- Bonuses and sales quotas. Find out how many sales they require and the details for any sales bonuses. You could earn a higher income if you consistently exceed your quotas.
Ask for a detailed schedule so you can get an idea of what your work-life balance will be like before accepting a job offer. Remember to factor in any time you would have to spend commuting to your place of employment.
Your hours will also affect how much you can potentially earn since you might qualify for overtime pay at 1Â½ times your regular pay after 40 hours in a week.
Find out if there are mandatory breaks and ask if these breaks are paid or not since this could affect the amount of time that counts towards your working hours.
Negotiating a Salary
How much is the potential employer offering? If you feel that this amount is not enough, consider negotiating.
These tips will help you keep the upper hand while negotiating a salary:
- Be prepared! Do plenty of research to get an idea of how much similar positions pay and what people with your education and experience typically earn in your locale.
- Know your worth. You have to be ready to sell yourself to convince a potential employer to offer a higher salary.
- Give the employer a good reason to pay you more. Draw attention to your strengths and to what you would bring to the company.
- Consider past pay or what other companies offer. Let them know how much you earned in previous positions or how much other potential employers are currently offering.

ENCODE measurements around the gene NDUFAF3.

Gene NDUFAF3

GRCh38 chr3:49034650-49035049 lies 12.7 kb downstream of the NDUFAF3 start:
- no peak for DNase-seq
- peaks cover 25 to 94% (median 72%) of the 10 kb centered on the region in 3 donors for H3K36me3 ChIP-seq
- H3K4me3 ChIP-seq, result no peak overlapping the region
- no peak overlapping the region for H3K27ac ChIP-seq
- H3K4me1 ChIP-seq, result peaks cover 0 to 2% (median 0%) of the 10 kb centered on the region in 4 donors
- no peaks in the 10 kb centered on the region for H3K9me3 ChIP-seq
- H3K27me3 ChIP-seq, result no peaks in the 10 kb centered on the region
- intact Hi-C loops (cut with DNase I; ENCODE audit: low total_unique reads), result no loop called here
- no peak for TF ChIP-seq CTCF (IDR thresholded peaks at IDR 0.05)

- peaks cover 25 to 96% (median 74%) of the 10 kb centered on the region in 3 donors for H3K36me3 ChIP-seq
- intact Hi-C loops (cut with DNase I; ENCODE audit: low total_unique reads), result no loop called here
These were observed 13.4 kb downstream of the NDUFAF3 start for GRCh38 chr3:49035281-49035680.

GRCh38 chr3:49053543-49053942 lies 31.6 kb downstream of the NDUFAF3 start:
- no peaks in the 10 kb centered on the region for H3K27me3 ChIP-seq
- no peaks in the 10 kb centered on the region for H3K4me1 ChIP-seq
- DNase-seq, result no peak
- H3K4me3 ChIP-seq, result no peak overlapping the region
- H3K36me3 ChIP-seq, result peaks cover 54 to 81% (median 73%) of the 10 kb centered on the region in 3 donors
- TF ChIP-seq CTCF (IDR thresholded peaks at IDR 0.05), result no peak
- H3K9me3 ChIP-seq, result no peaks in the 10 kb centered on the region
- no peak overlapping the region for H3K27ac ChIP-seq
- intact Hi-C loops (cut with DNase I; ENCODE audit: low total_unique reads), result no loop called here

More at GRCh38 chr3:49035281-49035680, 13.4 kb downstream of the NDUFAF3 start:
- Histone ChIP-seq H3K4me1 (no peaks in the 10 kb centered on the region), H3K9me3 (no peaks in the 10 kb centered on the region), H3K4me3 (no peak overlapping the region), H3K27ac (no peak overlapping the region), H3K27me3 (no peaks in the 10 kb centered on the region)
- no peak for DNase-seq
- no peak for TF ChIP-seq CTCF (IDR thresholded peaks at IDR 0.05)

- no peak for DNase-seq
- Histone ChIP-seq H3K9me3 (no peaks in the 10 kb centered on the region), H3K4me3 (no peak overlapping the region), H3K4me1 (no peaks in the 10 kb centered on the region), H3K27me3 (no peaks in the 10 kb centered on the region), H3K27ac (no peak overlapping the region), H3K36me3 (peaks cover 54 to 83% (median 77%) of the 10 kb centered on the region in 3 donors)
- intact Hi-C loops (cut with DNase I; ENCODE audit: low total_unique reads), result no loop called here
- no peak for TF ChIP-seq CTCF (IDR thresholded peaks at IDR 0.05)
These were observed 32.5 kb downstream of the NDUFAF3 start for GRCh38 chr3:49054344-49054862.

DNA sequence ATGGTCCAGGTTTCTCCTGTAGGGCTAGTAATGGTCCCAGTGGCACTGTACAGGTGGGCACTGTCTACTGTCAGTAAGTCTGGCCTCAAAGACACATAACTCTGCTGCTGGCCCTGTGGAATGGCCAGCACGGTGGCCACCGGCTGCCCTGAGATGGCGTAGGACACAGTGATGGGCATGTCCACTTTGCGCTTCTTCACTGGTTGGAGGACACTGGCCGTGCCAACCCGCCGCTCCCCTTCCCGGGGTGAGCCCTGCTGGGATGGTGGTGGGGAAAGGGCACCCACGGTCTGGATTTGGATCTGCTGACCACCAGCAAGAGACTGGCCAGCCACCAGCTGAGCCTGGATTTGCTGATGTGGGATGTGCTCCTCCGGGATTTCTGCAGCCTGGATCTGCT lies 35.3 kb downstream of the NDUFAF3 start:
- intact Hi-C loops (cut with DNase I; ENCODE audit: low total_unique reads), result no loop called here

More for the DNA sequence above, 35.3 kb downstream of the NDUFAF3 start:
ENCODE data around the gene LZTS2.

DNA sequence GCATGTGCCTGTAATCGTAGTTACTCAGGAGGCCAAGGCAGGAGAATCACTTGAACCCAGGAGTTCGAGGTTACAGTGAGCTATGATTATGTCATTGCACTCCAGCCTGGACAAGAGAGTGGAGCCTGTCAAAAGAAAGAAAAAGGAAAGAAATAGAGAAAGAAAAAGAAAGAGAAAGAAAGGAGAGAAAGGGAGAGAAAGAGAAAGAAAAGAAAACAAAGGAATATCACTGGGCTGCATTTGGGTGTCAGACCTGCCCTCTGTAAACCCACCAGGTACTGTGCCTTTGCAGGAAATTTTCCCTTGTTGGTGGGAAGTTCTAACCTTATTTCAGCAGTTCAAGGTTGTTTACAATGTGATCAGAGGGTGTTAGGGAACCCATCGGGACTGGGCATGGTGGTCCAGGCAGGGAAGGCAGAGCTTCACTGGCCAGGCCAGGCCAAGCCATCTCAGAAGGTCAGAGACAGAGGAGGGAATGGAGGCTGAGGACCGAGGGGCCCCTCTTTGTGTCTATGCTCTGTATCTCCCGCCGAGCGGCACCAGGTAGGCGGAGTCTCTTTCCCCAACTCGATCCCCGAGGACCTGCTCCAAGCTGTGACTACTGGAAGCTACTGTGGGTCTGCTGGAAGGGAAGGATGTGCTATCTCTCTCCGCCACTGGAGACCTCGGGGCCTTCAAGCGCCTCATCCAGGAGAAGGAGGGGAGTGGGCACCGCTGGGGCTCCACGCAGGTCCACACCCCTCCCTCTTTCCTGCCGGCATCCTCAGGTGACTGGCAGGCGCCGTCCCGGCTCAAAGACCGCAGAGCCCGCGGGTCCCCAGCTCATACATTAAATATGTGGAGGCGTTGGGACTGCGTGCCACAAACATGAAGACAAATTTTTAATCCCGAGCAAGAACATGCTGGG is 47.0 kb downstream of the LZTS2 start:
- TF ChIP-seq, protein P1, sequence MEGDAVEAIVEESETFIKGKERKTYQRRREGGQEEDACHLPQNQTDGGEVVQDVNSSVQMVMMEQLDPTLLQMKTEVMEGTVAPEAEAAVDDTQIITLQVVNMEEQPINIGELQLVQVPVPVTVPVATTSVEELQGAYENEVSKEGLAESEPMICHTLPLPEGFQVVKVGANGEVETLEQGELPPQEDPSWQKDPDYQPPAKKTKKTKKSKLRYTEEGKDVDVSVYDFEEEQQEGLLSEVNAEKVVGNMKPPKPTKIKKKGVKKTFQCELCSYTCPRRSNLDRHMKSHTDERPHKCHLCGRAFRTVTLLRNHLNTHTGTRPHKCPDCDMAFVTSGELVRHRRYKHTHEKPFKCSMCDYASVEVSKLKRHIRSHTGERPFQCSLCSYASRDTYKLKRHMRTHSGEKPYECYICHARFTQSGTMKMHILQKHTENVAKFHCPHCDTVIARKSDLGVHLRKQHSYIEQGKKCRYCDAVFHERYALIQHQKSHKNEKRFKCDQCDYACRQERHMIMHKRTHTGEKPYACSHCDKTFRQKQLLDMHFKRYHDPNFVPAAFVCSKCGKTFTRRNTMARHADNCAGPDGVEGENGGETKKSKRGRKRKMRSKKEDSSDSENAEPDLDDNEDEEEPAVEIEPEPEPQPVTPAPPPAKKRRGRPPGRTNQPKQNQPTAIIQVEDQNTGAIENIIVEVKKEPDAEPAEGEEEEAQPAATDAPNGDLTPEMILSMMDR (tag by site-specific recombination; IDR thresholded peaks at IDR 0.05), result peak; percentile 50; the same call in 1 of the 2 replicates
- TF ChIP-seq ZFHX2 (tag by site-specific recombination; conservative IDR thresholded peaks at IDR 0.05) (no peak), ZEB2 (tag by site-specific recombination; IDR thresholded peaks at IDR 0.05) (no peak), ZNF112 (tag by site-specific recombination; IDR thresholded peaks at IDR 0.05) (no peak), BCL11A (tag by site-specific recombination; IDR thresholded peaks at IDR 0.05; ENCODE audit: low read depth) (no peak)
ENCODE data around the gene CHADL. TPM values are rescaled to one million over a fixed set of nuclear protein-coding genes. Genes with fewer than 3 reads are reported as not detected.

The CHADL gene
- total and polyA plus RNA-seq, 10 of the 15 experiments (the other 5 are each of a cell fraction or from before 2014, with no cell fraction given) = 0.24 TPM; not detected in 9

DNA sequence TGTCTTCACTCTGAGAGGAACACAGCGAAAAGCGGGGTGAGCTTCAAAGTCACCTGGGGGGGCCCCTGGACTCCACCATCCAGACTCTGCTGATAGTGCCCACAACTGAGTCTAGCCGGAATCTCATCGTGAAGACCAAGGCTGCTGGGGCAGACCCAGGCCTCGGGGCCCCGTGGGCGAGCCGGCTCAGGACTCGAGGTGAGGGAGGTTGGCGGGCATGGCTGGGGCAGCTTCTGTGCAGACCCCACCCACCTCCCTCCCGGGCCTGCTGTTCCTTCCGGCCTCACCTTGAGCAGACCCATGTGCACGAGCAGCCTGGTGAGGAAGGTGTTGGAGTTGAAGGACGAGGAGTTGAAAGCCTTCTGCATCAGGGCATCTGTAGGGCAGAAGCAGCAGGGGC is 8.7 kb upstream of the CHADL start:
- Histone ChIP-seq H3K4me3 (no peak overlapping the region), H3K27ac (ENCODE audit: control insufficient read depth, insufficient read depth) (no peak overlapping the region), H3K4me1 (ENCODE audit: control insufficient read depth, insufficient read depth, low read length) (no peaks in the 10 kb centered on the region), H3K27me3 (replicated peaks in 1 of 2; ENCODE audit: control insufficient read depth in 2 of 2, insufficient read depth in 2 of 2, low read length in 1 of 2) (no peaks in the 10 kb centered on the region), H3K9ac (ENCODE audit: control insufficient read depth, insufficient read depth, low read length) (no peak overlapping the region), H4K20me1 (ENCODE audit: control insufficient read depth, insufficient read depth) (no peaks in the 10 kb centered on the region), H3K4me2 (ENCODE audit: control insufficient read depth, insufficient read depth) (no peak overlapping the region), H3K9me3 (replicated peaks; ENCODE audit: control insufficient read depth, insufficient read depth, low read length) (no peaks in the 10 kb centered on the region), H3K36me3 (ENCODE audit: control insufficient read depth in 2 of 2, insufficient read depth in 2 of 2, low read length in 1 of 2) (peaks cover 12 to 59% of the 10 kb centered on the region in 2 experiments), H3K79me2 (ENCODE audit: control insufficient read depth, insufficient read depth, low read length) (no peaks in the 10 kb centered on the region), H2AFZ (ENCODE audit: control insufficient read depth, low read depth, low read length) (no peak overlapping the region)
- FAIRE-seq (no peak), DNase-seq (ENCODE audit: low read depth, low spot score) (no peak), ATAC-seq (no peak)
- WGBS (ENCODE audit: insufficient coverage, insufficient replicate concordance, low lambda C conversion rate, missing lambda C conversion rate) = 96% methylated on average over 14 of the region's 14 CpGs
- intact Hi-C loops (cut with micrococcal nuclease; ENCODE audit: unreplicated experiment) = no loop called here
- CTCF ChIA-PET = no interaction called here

- Negotiate an after-employment raise. You may be able to negotiate a raise effective on a later date if the employer cannot give you a higher starting salary.
- If a higher salary is not an option, ask for additional benefits. The company may be able to offer more benefits, such as retirement plan contributions or flexible hours in lieu of higher pay.
Avoid these common mistakes when negotiating a salary with a prospective employer:
- Thinking that the employer wonât want to negotiate. Some positions arenât open to negotiation, but most companies actually leave some room for negotiating when they make an initial offer.
- Making salary negotiations the main point of the interview. Ask plenty of questions about the job, convince the employer that youâre the ideal candidate, and explain why youâre qualified.